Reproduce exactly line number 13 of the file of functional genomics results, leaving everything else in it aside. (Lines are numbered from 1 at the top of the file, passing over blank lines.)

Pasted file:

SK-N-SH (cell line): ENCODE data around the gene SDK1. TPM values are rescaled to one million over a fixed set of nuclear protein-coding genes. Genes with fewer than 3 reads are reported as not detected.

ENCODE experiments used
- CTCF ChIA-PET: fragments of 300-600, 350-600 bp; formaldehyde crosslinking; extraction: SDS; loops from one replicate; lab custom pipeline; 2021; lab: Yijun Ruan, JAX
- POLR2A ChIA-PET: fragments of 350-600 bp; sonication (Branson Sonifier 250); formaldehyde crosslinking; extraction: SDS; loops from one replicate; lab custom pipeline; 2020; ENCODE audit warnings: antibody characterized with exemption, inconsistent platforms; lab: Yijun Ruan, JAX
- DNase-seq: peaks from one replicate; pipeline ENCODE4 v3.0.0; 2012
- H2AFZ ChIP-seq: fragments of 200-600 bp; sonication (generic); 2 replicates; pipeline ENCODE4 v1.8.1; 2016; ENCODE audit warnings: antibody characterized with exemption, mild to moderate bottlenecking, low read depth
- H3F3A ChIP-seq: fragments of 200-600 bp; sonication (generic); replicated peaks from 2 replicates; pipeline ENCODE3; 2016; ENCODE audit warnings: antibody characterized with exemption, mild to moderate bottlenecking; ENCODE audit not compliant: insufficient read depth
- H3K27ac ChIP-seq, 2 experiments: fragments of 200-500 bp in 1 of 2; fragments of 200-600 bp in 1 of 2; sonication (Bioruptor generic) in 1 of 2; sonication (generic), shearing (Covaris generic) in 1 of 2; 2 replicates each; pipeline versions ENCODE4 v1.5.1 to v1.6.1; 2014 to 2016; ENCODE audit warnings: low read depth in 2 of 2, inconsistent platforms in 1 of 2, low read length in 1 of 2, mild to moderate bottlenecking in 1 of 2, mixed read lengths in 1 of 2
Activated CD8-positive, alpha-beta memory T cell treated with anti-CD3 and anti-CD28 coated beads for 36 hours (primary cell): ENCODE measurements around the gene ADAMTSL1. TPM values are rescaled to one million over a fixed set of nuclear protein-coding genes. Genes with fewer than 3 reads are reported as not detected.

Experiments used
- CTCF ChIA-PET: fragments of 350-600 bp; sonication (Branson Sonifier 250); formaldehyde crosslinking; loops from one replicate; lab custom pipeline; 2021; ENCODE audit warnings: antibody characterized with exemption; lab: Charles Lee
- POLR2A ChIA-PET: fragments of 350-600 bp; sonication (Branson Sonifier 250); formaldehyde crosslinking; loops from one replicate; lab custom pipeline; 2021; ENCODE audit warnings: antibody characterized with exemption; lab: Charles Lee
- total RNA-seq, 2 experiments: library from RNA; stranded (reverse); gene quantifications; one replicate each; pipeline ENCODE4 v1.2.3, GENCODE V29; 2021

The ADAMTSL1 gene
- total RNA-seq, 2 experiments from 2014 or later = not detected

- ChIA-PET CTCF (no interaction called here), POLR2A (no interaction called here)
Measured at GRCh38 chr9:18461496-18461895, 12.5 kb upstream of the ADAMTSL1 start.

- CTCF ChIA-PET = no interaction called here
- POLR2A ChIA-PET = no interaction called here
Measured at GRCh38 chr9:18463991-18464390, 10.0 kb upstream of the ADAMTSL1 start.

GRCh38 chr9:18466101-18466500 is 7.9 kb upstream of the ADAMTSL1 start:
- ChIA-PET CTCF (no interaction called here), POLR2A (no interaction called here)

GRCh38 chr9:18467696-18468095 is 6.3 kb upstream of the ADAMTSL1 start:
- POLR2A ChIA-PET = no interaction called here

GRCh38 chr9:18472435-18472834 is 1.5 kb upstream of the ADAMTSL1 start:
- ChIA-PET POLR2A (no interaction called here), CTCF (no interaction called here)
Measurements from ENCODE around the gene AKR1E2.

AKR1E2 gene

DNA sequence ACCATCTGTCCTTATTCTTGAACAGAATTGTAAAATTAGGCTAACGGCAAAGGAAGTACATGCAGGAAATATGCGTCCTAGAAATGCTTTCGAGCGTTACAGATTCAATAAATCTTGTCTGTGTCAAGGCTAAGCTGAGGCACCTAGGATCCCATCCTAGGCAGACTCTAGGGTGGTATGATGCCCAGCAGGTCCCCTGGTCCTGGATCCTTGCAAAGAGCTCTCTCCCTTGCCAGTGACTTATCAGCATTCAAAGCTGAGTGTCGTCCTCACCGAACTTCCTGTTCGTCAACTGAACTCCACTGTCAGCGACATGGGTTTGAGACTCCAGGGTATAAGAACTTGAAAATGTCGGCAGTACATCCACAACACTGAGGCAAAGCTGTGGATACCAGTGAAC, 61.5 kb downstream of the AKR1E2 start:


- total RNA-seq, 2 experiments: library from RNA; stranded (reverse); gene quantifications; one replicate each; pipeline ENCODE4 v1.2.3, GENCODE V29; 2021